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Coronavirus Boosts Housing Stress in Black, Hispanic Populations

Census Bureau data finds that pandemic-caused housing stress hit minority populations hardest – 1 out of 5 owners had a problem paying June’s rent or mortgage.

NEW YORK – New Census Bureau data reveals that among adults living in households that rent or pay a monthly mortgage, more than one-fifth of Black and Hispanic/Latino households said their household either missed June rent or made their mortgage payment late – more than twice that of whites.

Even with federal economic relief measures, the pandemic still exacerbated longstanding racial gaps in financial security. The typical Black household’s net worth was just 10% of the typical white family’s in 2016, according to Federal Reserve data, including illiquid assets like home equity, while the corresponding figure for Hispanics was 12%.

Less wealth going into the pandemic-led recession means these families had a thinner financial cushion to soften the blow of unexpected expenses that emerged from the virus-related slowdown.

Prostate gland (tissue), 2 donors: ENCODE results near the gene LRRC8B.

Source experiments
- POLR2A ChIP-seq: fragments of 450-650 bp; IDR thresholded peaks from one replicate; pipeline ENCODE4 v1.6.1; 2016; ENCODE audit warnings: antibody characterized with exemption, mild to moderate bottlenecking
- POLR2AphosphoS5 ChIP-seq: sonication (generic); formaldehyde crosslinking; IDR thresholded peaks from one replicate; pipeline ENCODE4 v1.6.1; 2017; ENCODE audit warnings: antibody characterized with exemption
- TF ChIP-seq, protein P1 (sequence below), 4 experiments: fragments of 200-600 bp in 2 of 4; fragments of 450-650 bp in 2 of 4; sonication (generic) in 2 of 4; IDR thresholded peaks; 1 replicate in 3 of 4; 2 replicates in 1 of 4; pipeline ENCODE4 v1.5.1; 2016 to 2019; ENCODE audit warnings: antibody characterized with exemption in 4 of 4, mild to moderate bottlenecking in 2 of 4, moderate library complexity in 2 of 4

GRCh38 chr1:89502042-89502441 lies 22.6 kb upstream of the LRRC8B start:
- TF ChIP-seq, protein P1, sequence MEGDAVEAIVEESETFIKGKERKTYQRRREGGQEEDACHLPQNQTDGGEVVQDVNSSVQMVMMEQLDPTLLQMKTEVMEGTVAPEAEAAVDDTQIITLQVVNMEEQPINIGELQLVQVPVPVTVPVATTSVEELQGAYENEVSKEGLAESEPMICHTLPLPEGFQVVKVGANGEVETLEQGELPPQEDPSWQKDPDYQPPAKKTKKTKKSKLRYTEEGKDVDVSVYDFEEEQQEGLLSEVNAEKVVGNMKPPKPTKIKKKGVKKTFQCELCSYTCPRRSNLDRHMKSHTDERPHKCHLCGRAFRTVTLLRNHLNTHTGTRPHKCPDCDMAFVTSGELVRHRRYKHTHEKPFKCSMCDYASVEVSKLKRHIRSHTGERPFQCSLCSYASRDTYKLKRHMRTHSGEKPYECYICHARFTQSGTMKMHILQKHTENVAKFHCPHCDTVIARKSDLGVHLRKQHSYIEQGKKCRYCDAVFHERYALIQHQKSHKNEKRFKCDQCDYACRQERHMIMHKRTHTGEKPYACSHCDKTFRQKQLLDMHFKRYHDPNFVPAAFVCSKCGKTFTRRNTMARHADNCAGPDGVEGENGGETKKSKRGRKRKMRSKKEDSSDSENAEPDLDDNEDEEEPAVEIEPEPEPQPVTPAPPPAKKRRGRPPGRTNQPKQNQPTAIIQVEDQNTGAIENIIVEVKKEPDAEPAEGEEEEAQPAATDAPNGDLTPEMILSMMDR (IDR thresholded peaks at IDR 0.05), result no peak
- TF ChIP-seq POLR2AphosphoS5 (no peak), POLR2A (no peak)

The census data showed that around 64% of Hispanics and 57% of Black respondents reported income losses since the pandemic began compared with 45% of whites. More than 60% of Black and Hispanic adults in households behind on rent or mortgage payments live with children, compared with 52% of white respondents.

Roughly 45% of Black households and 42% of Latino households are “cost burdened,” meaning they spend 30% or more of their income on housing costs, according to the Urban Institute; in comparison, it’s 27% for white households.

Homeownership rates for Black and Hispanic households are about three-fifths that of whites. Black families, in particular, continue to suffer from discriminatory practices limiting their access to credit and desirable real estate, as well as from predatory lending during the 2008 recession.

According to The Wall Street Journal, the impact on Black and Hispanic communities’ financial stability and housing security could reverberate for generations.

Source: Wall Street Journal (08/09/20) Guildford, Gwynn; Melgar, Luis

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